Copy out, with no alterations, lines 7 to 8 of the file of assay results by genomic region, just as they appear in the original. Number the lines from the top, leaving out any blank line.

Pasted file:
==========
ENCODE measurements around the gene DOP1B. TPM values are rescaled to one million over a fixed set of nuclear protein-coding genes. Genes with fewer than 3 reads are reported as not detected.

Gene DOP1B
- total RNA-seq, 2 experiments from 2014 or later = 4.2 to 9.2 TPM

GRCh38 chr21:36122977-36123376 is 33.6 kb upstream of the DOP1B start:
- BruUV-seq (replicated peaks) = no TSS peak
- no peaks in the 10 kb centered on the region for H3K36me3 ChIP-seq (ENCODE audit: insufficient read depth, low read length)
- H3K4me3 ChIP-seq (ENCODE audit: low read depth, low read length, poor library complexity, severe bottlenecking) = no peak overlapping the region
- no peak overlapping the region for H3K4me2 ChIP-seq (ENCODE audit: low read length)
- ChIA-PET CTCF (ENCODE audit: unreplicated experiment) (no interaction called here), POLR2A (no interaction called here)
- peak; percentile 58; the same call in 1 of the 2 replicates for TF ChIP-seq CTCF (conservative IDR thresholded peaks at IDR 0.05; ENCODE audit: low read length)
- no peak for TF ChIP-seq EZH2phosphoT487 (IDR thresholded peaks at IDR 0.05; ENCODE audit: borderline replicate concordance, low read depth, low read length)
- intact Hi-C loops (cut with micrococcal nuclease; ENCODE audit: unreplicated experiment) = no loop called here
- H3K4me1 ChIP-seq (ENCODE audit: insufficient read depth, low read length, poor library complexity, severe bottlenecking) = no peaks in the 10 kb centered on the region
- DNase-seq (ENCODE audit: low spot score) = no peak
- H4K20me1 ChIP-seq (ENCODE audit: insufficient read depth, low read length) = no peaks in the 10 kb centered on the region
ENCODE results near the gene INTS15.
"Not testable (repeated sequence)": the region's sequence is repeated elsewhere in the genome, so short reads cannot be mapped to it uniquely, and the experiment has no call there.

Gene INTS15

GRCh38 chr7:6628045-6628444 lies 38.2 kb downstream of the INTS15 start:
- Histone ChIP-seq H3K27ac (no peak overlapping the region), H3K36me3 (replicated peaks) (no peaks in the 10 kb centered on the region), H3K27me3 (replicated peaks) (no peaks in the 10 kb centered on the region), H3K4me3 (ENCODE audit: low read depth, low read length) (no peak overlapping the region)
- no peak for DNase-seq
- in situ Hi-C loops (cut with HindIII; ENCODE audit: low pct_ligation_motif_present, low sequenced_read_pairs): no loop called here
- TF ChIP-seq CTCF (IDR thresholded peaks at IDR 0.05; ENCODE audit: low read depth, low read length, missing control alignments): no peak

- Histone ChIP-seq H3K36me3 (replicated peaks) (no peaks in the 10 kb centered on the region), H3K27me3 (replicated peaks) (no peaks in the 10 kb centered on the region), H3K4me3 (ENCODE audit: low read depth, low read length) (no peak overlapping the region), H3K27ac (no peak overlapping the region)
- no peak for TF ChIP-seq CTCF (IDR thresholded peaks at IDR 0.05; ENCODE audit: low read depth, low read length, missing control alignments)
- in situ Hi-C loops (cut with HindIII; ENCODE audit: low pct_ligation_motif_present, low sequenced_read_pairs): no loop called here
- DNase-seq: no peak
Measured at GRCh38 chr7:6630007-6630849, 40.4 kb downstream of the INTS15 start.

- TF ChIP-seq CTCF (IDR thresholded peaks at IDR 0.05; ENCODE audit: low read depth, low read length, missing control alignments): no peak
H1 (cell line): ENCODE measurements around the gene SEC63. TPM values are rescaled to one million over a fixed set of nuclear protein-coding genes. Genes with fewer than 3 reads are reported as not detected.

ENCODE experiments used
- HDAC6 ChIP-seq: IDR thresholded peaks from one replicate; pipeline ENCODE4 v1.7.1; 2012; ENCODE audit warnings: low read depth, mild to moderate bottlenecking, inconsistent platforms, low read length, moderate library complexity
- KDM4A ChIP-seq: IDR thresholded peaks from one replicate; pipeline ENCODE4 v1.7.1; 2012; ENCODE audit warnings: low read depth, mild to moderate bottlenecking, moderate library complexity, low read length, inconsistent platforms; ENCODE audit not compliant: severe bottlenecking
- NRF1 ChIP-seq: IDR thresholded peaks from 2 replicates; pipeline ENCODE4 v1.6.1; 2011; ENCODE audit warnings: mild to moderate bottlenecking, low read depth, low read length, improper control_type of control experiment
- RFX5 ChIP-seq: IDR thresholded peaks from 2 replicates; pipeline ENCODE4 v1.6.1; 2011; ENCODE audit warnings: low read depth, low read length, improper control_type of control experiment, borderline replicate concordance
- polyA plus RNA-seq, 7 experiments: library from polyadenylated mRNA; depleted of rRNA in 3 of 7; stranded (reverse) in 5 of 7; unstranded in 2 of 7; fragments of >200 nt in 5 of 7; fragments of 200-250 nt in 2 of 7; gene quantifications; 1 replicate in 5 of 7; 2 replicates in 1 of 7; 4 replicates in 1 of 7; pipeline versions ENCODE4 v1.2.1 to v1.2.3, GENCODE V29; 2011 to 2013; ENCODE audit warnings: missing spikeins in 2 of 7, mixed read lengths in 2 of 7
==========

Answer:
- H3K4me3 ChIP-seq (ENCODE audit: low read depth, low read length, poor library complexity, severe bottlenecking) = no peak overlapping the region
- no peak overlapping the region for H3K4me2 ChIP-seq (ENCODE audit: low read length)